As I went out today and contributed my share of money to the gross domestic product of America, I took time to consider my fellow Americans in the military who are serving abroad. They are performing an admirable job carrying out their assigned mission for the American people, as well as completing a very appreciative service to a foreign country trying to embrace a new concept of freedom. Rather than spend time debating the merits of bringing our soldiers home today or tomorrow I wish to reflect on a moving story I read a day or two ago about soldiers just trying to perform their duty. The story revolves around the life of marines in and around Fallujah. I wake up each morning, have my morning drink, take a shower, warm up the car, drive to work, drive home, then relax. After relaxing I turn on the daily news and watch the highlights or hot topics of the Iraq war. The television has sensationalized the war so much that at times I believe people forget these are real people in these 30 second video clips, this is someone’s brother or sister we are watching, not an actor who walks back to his trailer after a filmed battle scene. I hear debate over when the troops should be brought home, the discussion seems so impersonal, I feel that this is the wrong way to discuss this topic, the topic should be nothing but personal. Each time I drive down the freeway to work and I see the flag at half staff I throw up a quick prayer for the soldier that flag symbolizes, I may not know him but I know his kind and if praying for him is the least I can do to show my appreciation and respect then I consider it an honor and privilege to do so. I hope in the weeks to come more and more people discuss this topic, do not be discouraged by close-minded people who call you un-American if you discuss this issue. American soldiers such as these same brave men and woman fought for and died for your right to discuss these exact types of issues. Educate yourself, speak with your elected officials, do all that you can to support these brave men and women. Do more than just watch a 30 second clip on CNN or Fox News. Get involved, find out information, make an informed comment when you discuss the issue of bringing home our soldiers.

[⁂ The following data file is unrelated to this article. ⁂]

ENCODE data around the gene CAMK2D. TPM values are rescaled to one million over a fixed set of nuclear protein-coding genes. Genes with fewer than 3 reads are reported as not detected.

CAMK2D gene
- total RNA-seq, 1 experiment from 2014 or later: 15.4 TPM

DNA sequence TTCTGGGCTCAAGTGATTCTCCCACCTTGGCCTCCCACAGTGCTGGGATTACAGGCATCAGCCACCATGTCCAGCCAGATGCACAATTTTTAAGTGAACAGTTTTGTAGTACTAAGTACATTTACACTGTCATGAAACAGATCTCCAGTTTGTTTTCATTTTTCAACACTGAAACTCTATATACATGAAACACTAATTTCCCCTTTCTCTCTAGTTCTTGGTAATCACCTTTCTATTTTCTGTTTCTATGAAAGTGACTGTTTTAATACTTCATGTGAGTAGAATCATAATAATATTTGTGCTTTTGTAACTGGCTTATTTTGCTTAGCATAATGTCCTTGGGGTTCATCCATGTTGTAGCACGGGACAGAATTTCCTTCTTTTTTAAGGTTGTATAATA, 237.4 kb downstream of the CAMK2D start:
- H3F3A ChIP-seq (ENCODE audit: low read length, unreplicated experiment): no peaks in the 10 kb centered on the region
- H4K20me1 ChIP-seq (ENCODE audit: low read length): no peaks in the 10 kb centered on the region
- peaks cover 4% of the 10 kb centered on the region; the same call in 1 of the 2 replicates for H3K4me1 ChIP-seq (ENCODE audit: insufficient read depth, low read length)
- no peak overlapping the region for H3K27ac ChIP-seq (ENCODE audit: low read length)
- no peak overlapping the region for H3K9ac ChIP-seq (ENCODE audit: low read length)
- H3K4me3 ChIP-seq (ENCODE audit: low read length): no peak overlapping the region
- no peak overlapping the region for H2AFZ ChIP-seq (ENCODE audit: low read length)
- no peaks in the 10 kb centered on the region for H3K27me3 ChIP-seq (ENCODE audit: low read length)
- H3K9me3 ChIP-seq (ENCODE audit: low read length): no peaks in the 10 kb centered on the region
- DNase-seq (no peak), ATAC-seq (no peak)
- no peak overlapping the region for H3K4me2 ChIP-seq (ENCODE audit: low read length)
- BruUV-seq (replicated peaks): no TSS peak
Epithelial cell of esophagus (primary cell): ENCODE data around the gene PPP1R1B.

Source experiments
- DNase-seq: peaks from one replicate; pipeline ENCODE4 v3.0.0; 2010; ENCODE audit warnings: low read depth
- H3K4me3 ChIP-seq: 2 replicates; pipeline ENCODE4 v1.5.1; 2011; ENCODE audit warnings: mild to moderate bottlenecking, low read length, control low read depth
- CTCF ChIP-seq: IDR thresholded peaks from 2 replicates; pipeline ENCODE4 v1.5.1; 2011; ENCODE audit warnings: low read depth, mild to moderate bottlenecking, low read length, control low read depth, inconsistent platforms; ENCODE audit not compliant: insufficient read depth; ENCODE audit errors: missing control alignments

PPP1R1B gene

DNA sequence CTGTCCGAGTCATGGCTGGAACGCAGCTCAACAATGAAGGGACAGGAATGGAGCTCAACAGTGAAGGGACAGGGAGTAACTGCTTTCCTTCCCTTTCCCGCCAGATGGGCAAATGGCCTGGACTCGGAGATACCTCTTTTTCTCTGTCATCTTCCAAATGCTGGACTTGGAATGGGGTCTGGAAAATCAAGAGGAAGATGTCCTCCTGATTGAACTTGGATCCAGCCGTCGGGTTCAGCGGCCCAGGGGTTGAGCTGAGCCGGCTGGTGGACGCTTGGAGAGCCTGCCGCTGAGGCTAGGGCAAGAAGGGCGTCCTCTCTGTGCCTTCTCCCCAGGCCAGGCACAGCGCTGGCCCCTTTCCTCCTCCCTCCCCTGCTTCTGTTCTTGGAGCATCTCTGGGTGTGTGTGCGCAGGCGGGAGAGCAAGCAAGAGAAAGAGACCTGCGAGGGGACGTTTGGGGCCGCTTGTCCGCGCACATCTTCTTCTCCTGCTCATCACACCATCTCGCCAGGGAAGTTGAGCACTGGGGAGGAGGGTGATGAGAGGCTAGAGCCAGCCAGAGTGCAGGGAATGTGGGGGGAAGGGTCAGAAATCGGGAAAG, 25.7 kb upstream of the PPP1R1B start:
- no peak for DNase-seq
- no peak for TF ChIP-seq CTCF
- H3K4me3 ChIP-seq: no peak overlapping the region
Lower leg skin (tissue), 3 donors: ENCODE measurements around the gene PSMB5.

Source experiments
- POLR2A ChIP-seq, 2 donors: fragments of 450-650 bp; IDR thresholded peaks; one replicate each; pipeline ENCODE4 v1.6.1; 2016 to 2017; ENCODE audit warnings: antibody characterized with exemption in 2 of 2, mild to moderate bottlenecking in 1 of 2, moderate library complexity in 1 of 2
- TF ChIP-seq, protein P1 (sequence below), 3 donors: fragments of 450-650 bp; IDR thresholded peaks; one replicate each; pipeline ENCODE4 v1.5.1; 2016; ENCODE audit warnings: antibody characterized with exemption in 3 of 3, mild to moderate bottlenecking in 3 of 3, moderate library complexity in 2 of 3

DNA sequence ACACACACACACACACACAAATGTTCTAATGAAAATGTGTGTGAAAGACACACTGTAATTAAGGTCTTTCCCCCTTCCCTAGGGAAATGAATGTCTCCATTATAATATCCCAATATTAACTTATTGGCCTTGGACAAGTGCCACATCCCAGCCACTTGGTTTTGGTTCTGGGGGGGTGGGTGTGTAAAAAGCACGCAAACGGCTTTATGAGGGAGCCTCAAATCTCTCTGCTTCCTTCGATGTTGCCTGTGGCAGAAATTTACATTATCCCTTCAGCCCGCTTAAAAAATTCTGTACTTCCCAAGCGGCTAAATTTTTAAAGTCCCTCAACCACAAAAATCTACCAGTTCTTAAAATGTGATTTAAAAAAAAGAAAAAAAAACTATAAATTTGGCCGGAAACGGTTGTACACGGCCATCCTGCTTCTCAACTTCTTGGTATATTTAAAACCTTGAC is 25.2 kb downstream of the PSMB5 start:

Raymond B